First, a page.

The record indicates that Credo went to Menick in 1987 and requested the opportunity to work additional hours. Menick told Credo that his position did not generally require overtime and if he wanted to work extra hours on special projects, he would have to do so at straight time. Plaintiff worked many more hours of overtime than any other employee in accounting besides the cashiers. Menick stated that he paid accounting personnel overtime if he asked them to work on urgent projects that required them to stay late. Rokicki, his replacement, performs additional duties in the accounts payable position and still only works an average of five to eight hours of overtime a month. The court finds that plaintiff has not established a prima facie case because he has not proved that he was similarly situated to the other non-cashier accounting clerks. Lenoir, 13 F.3d at 1132. Plaintiff has not established that he was not paid overtime for time-pressured assignments that had to be performed after regular business hours. No other accounting personnel asked to work extra hours or was assigned non-urgent projects on a regular basis as an opportunity to earn extra income.

 Also, plaintiff has failed to establish that CBS treated non-Filipinos more favorably than it treated Filipinos. Nelson Teruel, a Filipino, testified that he received overtime pay in his position as a non-cashier accounting clerk. Because the group of employees who received overtime pay includes members of plaintiff's own classification, he is unable to prove that the distinction was based on race or national origin. Id. Defendant's motion for summary judgment as to plaintiff's wage discrimination claims under Title VII and 42 U.S.C. § 1981 is granted.

 B. Termination

 Defendant claims that plaintiff cannot establish a prima facie case as to his termination because his failure to inform Menick of the checking-cashing scheme made him unqualified for his position. Therefore, as he is unable to prove that he performed his job satisfactorily and was meeting his employer's legitimate expectations, he cannot prove the second prong of the McDonnell Douglas test.

 Because there is no dispute that plaintiff's discharge was not based on his overall performance but rather on a specific incident, CBS' proffered reason for discharge fits more logically into the McDonnell Douglas framework as a legitimate, nondiscriminatory motive for his termination. See Lenoir, 13 F.3d at 1133 (court considered termination for fighting as legitimate, nondiscriminatory reason instead of as affecting plaintiff's prima facie case or qualifications). The question is whether Credo has created a genuine issue of material fact concerning CBS' proffered reason for discharge.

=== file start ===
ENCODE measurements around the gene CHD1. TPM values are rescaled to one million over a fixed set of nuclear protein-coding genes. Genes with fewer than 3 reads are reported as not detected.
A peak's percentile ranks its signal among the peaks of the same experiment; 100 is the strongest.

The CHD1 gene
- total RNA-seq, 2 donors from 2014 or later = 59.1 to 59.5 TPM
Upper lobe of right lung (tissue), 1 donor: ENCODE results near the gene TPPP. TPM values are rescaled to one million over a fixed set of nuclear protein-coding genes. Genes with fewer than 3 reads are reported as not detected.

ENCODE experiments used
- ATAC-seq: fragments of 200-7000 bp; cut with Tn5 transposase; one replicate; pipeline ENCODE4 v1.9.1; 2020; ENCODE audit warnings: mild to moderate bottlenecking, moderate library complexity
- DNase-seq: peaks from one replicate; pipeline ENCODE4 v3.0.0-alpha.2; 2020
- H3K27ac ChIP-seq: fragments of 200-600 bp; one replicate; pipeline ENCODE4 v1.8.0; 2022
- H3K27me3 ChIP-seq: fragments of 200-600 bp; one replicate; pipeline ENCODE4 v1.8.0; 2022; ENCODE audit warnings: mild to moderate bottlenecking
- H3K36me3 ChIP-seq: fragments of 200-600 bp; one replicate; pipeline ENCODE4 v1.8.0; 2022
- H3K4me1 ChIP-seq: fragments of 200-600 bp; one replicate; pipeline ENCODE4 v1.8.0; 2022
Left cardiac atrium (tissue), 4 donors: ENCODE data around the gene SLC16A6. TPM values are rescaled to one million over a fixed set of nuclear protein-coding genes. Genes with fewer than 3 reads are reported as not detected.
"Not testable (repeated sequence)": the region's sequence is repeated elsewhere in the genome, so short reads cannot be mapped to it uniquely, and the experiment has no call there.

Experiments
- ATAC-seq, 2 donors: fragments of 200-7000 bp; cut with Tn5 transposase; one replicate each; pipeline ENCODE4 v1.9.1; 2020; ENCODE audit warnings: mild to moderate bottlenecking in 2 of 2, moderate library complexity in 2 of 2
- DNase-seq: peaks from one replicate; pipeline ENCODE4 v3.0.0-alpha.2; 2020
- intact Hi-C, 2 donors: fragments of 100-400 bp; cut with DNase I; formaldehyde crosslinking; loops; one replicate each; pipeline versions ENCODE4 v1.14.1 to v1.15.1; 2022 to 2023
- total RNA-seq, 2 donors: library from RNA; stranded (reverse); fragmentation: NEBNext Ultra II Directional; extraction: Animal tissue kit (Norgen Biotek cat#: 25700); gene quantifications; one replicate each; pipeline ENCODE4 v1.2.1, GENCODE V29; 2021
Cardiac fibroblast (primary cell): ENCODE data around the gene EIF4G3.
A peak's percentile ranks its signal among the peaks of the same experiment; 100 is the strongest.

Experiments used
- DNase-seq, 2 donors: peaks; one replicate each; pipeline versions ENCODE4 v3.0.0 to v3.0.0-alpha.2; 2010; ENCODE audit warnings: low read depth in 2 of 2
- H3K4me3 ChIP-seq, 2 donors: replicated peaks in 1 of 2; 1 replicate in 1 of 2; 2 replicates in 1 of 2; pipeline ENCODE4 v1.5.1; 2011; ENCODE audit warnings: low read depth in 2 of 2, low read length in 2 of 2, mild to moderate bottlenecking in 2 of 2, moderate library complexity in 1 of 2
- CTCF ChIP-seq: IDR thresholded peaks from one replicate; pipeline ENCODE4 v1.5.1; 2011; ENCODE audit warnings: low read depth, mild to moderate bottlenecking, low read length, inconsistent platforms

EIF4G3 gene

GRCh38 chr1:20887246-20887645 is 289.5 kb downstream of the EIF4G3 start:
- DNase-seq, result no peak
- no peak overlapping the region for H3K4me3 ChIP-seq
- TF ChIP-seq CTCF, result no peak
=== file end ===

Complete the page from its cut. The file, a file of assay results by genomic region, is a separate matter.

CBS states that it had a legitimate, nondiscriminatory reason to terminate plaintiff because after Menick learned of the check-cashing practices, he no longer trusted Credo or believed he had good business judgment. It asserts that "CBS was angry that a check-kiting scheme had been perpetrated in its Accounting Department for nine months, and plaintiff was held partially responsible for the length of time for which the scheme went unnoticed." Although plaintiff maintains that he did not know about the check-cashing scheme, defendant responds that even if this is true, it is irrelevant to plaintiff's attempts to establish pretext. As long as Menick believed that plaintiff, as the cashiers' supervisor, knew or should have known that the checks were being cashed, it constitutes a legitimate, nondiscriminatory reason even if erroneous. An employee's misconduct, "even if simply perceived rather than real, is justification for termination." Palmer v. Circuit Court of Cook County Social Service Department, 905 F. Supp. 499, 504 (N.D.Ill. 1995) (internal quotes omitted). The only concern is whether "the employer honestly believes in the reasons it offers." McCoy v. WGN Continental Broadcasting Co., 957 F.2d 368, 373 (7th Cir. 1992).